Are elections a waste of time? Elections in Africa are always seen as unnecessary expensive formalities, a waste of time. True or false? During campaigns opposition parties garner support from thousands of youth but in most cases the incumbent is reinstated back to power. This is usually orchestrated by rigging of elections and intimidation of opposition supporters. On numerous occasions, imperial forces have propped their support for the incumbent regimes that support their vested economic interests.
The Chief Justice of Kenya, David Maraga today could not hear a petition filed by three Kenyan voters seeking to stop the presidential elections tomorrow because the Supreme Court failed to make quorum. The majority of Supreme Court judges failed to turn up for the decisive hearing, plunging Kenya deeper into a political crisis. The situation in the country is tense as the country stands on a knife-edge.
Why can’t African countries print their ballot papers in their countries or on the continent? There has been a trend of printing ballot papers outside the continent. Nigeria, Kenya, and Zambia are some of the few countries that print their ballot boxes at huge costs outside the continent.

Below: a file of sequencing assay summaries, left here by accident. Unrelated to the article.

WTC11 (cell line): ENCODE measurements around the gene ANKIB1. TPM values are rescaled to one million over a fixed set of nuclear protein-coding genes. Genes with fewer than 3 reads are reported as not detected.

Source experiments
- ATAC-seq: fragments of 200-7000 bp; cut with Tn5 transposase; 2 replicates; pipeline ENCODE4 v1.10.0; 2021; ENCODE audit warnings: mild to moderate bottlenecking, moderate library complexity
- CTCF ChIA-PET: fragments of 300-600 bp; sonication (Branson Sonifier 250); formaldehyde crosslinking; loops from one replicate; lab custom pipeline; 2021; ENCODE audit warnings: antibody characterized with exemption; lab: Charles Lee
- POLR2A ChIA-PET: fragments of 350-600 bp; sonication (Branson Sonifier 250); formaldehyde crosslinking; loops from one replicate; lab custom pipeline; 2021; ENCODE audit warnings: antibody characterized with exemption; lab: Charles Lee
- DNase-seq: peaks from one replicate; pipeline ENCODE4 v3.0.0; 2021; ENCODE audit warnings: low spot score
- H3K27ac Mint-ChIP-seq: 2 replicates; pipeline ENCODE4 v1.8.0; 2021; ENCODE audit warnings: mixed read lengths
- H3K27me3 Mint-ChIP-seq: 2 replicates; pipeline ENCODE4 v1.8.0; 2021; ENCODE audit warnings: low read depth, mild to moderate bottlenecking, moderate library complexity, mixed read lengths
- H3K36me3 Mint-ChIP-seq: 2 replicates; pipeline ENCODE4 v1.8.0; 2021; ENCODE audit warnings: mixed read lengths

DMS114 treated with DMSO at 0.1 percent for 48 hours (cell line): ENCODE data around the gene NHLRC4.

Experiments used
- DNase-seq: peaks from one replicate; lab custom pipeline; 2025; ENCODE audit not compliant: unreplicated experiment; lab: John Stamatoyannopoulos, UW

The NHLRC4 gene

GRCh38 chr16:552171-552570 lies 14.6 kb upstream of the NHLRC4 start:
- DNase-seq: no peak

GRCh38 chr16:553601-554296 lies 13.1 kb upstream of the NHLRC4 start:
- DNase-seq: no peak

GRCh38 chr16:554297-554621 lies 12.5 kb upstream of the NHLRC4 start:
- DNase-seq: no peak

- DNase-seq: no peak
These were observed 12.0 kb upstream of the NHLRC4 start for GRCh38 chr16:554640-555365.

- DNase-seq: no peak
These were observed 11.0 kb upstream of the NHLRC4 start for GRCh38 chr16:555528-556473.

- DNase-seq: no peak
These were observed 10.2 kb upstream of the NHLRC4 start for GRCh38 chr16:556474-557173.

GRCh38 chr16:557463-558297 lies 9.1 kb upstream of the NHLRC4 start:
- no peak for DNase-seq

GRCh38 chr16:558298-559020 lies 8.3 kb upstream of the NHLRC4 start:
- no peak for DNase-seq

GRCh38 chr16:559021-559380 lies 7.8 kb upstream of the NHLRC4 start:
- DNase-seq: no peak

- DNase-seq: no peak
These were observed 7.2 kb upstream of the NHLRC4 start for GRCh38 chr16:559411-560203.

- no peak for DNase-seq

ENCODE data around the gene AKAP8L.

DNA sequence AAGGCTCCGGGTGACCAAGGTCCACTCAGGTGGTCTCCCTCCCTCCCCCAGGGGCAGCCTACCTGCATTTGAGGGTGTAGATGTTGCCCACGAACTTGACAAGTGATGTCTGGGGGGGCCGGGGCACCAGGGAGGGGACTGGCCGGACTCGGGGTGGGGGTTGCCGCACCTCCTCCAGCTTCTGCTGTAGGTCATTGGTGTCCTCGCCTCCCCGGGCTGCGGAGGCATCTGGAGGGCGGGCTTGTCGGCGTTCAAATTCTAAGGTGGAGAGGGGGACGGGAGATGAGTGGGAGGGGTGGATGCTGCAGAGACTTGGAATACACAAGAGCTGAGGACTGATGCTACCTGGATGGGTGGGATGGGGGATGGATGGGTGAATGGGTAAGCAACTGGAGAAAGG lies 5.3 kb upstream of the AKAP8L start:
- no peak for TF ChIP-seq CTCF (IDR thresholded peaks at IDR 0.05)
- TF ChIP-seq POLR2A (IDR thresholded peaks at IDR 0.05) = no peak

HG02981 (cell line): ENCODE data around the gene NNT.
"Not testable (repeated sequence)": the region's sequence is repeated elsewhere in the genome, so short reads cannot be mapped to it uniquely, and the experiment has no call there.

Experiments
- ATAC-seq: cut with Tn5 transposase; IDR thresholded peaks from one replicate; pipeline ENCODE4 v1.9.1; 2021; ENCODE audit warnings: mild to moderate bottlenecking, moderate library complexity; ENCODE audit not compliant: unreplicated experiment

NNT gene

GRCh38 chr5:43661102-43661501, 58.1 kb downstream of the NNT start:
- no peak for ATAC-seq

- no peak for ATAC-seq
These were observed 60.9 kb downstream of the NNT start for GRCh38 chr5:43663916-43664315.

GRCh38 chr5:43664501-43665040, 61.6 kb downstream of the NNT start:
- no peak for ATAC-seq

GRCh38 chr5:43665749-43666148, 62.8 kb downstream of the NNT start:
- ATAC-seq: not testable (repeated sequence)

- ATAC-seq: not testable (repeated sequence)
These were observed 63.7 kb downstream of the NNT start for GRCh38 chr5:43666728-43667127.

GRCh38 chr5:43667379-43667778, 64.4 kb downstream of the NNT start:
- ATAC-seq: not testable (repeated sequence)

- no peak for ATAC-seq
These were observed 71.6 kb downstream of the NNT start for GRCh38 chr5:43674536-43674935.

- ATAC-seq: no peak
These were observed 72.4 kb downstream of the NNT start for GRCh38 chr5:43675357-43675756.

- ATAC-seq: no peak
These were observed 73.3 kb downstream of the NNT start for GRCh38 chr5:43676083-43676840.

Liberians go to the polls tomorrow and football icon George Weah’s is among a list of 20 presidential aspirants. The former Ballon d’Or winner is contesting for the second time for the highest office. Weah has Jewel Howard Taylor as his running mate. We wish Liberians a peaceful, free and fair election.
Linus Unah writes that the ascendency of 23-year-old university student John Paul Mwirigi as the youngest MP in the Kenyan parliament should serve as an inspiration to other young Africans: Sometimes what you need in order to seek a political position is people’s support, not fat bank accounts.
In an unprecedented, rare and bold move, the Supreme Court of Kenya has nullified fraudulent presidential elections and sent the country back to the ballot in 60 days.
Kenyans are voting in a tightly contested presidential election. President Uhuru Kenyatta is seeking a second and final term but faces a strong challenge from Raila Odinga. Here is a picture essay.
As Kenyans head to the polls on 8 August 2017, they are once again poised at the cusp of history, where old battles and the possibility of new beginnings merge. Yet the most salient feature of this election has been the cloud of propaganda hovering above the unsaintly mix of the hopes and fears of a nation.